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Organizing Around Public Transportation

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September 13, 2019

As school starts up, my attention has been turned towards public transportation. Since I am a college student without a car, that means I have to take the bus to school. Well, more like two busses to get there and two to get back. For my area, public transportation means the bus system, paratransit (for those with disabilities that prevent them from using typical routes), and a few trolleys covering the center of the city. Right now I’m navigating the city while living at the corner of “you need a job to get experience, but they won’t hire you without experience” and “you need a car to get a job, but you need a job to get a car.” So when I saw this video from Patriot Act about public transportation, it caught my attention.

If you don’t have time to watch it right now, it covers the struggles of using public transit and how U.S. cities have been swayed to invest less in their systems. Spoiler alert: a good portion of that swaying was done with Koch money. The video is centered around New York, but many of the statistics and issues still apply to cities and metro areas around the country. 

All over, public transit funding is often pushed aside and voted down in favor of road and highway funding. However, according to the American Public Transportation Association (APTA), for every dollar we spend in transit, we could see a return of four dollars over the next twenty years. One piece of research in particular stuck out to me. According to a study on social mobility from Harvard, the length of the commute was a greater factor of getting out of poverty than anything else, stronger than crime or measures of area school success. Better access to public transportation led to greater social mobility.

It immediately made sense to me. For so many people, your opportunities and even life expectancy are defined by where you live. Once you have greater mobility, you are not immediately defined by your zip code. If there aren’t job opportunities within walking distance, but you can find a job in a different part of the city that’s accessible, it is no longer out of your reach.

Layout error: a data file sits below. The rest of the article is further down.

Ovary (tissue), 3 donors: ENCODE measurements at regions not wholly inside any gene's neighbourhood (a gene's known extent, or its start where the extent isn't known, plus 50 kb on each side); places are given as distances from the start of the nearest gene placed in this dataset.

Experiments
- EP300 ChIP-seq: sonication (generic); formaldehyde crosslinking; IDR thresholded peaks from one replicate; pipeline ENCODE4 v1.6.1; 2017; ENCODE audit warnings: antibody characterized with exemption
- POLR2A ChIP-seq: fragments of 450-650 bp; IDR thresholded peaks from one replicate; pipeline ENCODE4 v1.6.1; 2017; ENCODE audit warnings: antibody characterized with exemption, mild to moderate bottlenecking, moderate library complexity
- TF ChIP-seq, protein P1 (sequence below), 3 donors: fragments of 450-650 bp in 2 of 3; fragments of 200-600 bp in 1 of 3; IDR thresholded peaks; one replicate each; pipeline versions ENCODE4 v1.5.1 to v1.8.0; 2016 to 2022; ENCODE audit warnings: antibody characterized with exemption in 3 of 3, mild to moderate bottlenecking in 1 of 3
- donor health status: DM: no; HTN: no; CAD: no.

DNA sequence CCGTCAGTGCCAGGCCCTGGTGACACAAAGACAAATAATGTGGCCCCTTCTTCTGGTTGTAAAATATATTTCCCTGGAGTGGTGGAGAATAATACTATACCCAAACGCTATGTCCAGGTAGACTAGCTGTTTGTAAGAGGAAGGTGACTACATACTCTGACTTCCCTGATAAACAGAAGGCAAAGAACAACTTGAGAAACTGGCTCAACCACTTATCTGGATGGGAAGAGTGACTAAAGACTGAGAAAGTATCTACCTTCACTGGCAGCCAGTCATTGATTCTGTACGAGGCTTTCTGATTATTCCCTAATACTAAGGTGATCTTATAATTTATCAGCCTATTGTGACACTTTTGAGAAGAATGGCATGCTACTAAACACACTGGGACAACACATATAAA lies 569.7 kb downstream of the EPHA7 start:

From a personal perspective, I have to plan everything by whether it’s accessible by bus and/or walking. Before I take a job opportunity seriously, I consider the trip there and whether it’s realistic. I have to consider whether an employer is willing to take a chance on me because I don’t have what they consider to be “reliable transportation.” I picked my apartment partially because the location meant I was right by two well-connected routes. But it’s not perfect. Only one route in the city runs past 7 at night, and the stop is two miles away. This means I can’t take jobs that require me to close at night unless they are within walking distance, because that would mean either getting a rideshare back to my place or asking for a ride until I could afford a car. 

For many people in a similar position, having a car equals power. It equals freedom. But we know this isn’t sustainable. We have to make changes to our current model so that we can support the environment and cut down on carbon emissions. You shouldn’t have to have a car and potentially increase your impact on the environment or increase your likelihood of an accident just to be an empowered person in this society. 

From a social justice perspective, accessible public transportation means people historically at a disadvantage gain freedom and independence. People of color often use public transit more than other populations, yet can often be stuck in areas where the system doesn’t adequately reach them. This unequal distribution and lack of access makes it even harder for people of color to leave areas affected by de facto segregation. 

Public transit is also a way that those with mobility issues or older folks can remain independent. Immigrants and refugees also rely on public transportation, since they’re often used to using it in their home country. 

When we fight for a robust transportation system, we’re making material differences in the lives of working parents, young families, poor people, disabled people, immigrants, and people of color. You can see working-class solidarity all around you, and see accessibility in a whole new light.

How Can You Help?

  • Demand increased funding for public transportation.
  • Support local candidates who are in favor of public transit funding, or ask them their position if they haven’t stated it already and encourage them to do so.
  • Pay attention to who is funding your local candidates. City governments across the country have been influenced to cut their public transit services by lobbyists and outside groups, such as Americans for Prosperity.
  • Try out your public transportation system, even if you drive. Ridership is how cities can justify their budget, and you might be able to get some reading done or relax during your commute.

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